Is Jacka hinting at Verus’ eventual fall from Limbo? Cinder observes that he’s quite deadly, and he does manage to kill a lot of people, directly or otherwise, without much compunction. Much is made of Verus being skilled at scarpering, but his ability to see into various possible futures and choose the optimal one often results in him being a one-man killing machine.

Like the previous volume, this came from Amazon US, which meant the same peculiar mélange of spellings. “Centre” was correct, for example, but the have-gottens were still there along with some dubious lexical choices that just didn’t sound right. The former grate because of their frequency, and the latter are like bits of grit that occasionally get stuck to the soles of your feet.

Anyway, this is a bit more promising. Let’s see how volume 3 goes.



By Benedict Jacka.

Alex Verus runs a bookshop round Camden way and happens to be a wizard whose particular skill is divination. He can look into various futures and see what the outcomes of his various choices might be.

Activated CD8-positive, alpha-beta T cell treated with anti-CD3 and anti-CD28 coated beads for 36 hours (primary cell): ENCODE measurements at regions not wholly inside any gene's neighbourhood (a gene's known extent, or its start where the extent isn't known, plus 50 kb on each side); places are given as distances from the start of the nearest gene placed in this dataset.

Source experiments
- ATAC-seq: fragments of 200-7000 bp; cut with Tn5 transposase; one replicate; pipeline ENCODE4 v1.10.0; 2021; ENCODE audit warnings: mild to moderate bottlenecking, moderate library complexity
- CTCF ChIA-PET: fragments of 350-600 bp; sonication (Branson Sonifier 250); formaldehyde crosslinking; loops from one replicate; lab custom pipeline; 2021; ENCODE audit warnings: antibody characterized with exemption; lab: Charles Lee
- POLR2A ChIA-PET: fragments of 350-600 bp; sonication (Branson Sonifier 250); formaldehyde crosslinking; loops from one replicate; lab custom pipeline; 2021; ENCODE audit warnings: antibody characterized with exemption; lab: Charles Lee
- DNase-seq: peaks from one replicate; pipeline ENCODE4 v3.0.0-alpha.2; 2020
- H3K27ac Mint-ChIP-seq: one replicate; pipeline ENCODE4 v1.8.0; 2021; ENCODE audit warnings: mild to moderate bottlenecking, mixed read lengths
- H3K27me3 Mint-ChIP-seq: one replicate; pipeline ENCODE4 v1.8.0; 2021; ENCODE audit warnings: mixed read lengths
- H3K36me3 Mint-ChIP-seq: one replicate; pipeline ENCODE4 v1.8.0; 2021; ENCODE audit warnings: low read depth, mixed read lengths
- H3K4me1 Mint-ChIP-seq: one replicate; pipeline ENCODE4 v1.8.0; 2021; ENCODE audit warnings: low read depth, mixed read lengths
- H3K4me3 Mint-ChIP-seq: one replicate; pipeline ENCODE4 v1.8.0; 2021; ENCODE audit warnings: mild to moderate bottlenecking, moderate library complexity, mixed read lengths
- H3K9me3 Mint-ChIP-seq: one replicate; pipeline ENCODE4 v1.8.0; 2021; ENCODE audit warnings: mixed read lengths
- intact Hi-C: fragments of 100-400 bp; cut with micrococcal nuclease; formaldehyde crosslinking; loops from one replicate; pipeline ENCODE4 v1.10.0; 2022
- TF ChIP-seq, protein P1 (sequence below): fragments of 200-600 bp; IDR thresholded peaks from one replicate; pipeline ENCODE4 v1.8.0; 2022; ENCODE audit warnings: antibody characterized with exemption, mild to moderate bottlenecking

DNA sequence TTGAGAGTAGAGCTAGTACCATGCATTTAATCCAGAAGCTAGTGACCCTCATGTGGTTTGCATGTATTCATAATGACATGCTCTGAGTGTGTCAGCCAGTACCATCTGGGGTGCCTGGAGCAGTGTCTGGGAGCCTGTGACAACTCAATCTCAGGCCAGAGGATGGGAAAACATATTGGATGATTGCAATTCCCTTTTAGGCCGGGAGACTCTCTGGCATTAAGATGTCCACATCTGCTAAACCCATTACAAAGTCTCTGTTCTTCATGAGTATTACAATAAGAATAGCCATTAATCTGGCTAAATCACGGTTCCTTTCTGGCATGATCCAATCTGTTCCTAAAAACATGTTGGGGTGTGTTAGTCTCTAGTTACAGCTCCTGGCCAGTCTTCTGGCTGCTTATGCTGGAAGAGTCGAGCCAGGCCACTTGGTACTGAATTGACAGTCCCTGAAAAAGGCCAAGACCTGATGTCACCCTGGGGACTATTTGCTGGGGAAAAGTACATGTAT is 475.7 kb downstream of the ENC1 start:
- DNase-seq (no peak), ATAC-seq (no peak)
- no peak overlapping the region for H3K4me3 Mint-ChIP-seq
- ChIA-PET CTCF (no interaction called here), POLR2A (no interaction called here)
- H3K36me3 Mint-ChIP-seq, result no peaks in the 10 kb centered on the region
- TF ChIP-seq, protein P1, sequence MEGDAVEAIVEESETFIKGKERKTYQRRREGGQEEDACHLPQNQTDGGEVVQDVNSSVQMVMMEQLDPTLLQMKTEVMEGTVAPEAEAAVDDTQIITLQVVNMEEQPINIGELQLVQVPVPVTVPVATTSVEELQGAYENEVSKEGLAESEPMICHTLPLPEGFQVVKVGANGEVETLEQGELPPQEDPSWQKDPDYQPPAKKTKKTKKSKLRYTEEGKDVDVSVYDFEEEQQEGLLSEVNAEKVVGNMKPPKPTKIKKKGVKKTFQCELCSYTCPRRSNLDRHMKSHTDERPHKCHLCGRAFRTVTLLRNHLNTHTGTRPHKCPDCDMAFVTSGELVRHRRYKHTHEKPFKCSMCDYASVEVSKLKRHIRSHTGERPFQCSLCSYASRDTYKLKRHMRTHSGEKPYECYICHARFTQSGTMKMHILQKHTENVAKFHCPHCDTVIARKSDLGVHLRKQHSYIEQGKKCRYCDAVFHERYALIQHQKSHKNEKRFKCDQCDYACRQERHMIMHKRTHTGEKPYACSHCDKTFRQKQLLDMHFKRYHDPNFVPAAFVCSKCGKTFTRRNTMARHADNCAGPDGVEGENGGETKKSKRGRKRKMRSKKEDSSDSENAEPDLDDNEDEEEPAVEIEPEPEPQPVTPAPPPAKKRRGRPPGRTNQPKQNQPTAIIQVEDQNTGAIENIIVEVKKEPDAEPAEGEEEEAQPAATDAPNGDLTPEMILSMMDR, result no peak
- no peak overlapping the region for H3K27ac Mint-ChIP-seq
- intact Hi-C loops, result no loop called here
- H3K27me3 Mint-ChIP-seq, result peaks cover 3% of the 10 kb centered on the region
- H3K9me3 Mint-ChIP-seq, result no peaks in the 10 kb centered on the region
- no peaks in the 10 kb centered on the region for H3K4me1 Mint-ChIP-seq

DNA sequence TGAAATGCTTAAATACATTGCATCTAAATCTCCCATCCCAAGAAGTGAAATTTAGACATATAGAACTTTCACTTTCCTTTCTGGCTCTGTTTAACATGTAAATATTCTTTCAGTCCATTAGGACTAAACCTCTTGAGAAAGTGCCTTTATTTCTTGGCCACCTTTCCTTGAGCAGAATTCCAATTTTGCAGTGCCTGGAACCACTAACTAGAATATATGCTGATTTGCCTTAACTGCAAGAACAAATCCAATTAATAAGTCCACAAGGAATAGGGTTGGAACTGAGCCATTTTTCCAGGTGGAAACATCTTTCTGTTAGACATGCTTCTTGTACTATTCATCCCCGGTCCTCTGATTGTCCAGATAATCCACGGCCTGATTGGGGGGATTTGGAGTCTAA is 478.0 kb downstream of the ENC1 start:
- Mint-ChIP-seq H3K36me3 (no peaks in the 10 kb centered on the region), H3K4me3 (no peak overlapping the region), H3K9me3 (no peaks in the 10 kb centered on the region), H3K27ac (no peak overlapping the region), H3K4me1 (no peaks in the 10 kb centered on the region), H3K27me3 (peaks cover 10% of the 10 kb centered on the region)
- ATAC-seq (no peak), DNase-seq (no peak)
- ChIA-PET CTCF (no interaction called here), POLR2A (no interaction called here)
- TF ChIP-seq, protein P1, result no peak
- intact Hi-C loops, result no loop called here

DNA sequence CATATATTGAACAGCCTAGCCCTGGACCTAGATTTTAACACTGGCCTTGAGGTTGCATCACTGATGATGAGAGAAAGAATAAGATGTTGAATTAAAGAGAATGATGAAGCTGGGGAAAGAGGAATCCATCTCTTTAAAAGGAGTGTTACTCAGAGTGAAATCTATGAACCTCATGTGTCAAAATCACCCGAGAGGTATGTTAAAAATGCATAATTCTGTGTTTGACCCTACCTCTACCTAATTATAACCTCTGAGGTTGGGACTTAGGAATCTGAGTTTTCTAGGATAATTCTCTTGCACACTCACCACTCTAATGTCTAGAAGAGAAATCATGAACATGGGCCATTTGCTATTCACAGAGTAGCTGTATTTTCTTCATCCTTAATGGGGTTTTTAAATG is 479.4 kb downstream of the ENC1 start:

Meanwhile, the wizarding world wants to get its hands on the fateweaver, a powerful ancient artefact which has been bound within a statue that has some fairly heavy-duty defences. With nothing else for it, the Light wizards make Verus an offer he can’t refuse (“Retrieve the fateweaver for us or die”), and a bit later, the Dark wizards make the same offer.

However, not only does his divination come in handy, but also the fact that his mate, Luna, found the key and she’s the only one who can use it. Unfortunately, Verus has a bunch of minders to contend with, who all want to get their hands on the wand for their own selfish purposes.

Our hero manages to get the fateweaver (natch), but must merge with the spirit of Abithriax to use it. The old mage helps Verus to defeat his enemies, but then turns out to be interested in more than just a temporary union (“Go on, baby,” whispered Abithriax, “you know you want to”). Thanks to Luna’s curse, which is to deflect bad luck from herself to other people, Abithriax is probably destroyed.

In Verus’ world, there are Light and Dark wizards, although there doesn’t seem to be a huge difference between them apart from the latter indulging in a spot of more overt brutality. He himself started out as the apprentice to a Dark wizard called Richard Drakh (no, seriously, Drakh; with a name like that, he’s not going to be in too many other professions), but rejected such a path. At the same time, he’s no friend of Light wizards and largely exists outside the wizarding world.